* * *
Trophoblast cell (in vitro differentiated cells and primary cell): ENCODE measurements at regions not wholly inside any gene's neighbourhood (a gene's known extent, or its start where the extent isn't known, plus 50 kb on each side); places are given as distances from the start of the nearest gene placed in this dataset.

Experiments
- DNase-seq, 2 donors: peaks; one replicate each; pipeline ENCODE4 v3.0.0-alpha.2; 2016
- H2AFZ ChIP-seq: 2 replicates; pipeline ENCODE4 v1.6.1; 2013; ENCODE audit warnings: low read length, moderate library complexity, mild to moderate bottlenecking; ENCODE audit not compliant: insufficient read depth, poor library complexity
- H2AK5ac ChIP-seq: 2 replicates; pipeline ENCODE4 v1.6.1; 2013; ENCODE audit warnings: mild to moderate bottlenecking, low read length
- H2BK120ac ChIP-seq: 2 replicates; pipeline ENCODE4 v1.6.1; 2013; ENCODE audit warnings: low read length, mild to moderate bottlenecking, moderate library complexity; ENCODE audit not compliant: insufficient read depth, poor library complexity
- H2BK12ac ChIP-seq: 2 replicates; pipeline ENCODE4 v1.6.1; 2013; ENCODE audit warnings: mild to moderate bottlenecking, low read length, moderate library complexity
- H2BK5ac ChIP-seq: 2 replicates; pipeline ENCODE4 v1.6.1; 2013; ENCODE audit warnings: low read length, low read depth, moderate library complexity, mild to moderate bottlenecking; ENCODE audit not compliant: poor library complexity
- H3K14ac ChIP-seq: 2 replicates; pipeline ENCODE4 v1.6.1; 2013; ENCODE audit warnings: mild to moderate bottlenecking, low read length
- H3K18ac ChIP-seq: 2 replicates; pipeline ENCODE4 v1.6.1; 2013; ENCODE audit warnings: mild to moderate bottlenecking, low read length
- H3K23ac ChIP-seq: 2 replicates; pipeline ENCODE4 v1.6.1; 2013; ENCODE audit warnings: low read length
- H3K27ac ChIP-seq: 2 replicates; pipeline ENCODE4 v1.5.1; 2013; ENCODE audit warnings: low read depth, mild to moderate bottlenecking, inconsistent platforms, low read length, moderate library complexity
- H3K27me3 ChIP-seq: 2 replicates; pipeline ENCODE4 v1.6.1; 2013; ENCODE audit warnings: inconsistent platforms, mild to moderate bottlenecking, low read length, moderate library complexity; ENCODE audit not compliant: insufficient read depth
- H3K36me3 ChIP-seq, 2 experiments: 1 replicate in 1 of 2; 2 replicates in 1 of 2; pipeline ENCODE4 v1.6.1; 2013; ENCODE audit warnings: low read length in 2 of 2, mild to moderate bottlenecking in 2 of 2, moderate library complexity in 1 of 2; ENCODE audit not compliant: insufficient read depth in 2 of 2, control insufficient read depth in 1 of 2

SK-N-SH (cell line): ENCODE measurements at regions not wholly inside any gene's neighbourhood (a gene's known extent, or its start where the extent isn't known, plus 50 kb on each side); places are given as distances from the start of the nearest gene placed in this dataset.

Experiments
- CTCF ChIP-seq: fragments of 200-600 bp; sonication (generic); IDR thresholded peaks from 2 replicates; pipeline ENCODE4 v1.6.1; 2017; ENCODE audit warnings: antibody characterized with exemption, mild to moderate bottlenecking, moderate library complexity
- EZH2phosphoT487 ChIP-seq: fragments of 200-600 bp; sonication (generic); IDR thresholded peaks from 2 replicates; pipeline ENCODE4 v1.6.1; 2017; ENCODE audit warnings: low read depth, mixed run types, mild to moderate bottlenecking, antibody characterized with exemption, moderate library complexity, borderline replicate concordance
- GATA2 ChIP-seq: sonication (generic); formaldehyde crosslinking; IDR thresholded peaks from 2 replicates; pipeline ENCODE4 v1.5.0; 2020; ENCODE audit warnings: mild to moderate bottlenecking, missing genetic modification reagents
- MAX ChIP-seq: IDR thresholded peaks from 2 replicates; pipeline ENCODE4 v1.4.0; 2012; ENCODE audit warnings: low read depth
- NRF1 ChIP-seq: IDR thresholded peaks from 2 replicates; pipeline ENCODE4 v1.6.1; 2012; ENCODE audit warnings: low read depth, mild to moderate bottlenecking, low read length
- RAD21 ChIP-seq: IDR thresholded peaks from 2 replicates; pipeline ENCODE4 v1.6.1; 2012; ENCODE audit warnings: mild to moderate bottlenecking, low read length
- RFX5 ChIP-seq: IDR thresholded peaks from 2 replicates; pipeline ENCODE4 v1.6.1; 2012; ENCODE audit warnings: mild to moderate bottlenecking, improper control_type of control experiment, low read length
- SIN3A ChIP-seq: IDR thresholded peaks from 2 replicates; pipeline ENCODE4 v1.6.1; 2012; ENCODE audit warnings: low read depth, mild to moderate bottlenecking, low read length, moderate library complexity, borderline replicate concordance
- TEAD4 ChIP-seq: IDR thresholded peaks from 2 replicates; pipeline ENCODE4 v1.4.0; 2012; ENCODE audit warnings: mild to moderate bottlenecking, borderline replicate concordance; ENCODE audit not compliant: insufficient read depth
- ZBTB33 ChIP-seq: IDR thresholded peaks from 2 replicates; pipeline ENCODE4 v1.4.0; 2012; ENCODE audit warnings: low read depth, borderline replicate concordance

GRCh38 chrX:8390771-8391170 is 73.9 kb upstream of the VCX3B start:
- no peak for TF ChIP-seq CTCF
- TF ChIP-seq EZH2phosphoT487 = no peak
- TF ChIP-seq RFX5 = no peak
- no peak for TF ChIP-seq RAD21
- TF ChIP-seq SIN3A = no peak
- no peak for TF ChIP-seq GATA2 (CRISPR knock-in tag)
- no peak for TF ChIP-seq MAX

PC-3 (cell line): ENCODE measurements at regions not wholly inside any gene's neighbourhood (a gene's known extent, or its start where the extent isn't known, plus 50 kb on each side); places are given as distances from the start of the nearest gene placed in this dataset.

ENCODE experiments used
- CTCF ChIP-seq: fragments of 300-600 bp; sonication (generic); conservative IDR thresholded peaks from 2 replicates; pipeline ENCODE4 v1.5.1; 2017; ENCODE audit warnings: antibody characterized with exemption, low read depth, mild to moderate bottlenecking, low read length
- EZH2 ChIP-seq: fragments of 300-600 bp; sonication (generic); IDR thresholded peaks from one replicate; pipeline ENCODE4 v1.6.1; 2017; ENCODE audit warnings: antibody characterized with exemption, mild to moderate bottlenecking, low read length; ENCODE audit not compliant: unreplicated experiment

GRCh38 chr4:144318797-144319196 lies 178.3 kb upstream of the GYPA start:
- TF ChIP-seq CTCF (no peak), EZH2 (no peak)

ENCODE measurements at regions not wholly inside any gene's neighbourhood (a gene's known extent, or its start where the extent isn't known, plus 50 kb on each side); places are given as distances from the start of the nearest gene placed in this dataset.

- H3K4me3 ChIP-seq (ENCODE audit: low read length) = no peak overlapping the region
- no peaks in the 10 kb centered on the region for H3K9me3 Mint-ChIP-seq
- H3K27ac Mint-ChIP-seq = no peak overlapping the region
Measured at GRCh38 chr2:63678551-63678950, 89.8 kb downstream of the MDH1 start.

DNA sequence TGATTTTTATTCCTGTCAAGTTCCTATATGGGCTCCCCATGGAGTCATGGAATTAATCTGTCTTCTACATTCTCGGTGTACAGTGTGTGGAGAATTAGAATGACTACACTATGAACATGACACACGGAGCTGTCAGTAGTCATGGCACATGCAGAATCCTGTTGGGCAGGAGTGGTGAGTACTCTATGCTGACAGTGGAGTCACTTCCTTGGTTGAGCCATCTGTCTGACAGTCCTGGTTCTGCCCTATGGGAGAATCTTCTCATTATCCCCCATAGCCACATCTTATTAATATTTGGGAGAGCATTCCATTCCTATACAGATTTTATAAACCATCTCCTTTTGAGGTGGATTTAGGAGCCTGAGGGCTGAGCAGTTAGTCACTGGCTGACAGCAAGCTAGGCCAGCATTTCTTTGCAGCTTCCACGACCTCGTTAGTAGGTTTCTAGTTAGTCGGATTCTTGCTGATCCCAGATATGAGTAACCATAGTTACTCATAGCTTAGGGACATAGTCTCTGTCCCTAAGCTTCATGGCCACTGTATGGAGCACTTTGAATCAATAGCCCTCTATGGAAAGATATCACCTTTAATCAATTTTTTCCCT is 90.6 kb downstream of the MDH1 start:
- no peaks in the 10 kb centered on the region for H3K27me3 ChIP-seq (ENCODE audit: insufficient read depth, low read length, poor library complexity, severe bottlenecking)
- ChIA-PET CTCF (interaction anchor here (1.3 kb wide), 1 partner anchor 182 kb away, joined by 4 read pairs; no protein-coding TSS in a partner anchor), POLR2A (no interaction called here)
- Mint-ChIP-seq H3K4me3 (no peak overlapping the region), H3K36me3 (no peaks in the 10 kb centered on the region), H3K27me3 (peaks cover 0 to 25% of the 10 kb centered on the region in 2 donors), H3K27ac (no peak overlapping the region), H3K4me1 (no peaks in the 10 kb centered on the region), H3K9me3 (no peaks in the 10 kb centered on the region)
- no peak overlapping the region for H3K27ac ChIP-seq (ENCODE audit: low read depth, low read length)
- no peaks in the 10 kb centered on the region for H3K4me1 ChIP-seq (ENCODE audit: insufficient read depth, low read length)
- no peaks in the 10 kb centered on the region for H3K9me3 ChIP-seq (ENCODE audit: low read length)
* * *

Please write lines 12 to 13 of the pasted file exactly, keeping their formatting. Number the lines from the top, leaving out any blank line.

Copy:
- H3K27ac ChIP-seq: 2 replicates; pipeline ENCODE4 v1.5.1; 2013; ENCODE audit warnings: low read depth, mild to moderate bottlenecking, inconsistent platforms, low read length, moderate library complexity
- H3K27me3 ChIP-seq: 2 replicates; pipeline ENCODE4 v1.6.1; 2013; ENCODE audit warnings: inconsistent platforms, mild to moderate bottlenecking, low read length, moderate library complexity; ENCODE audit not compliant: insufficient read depth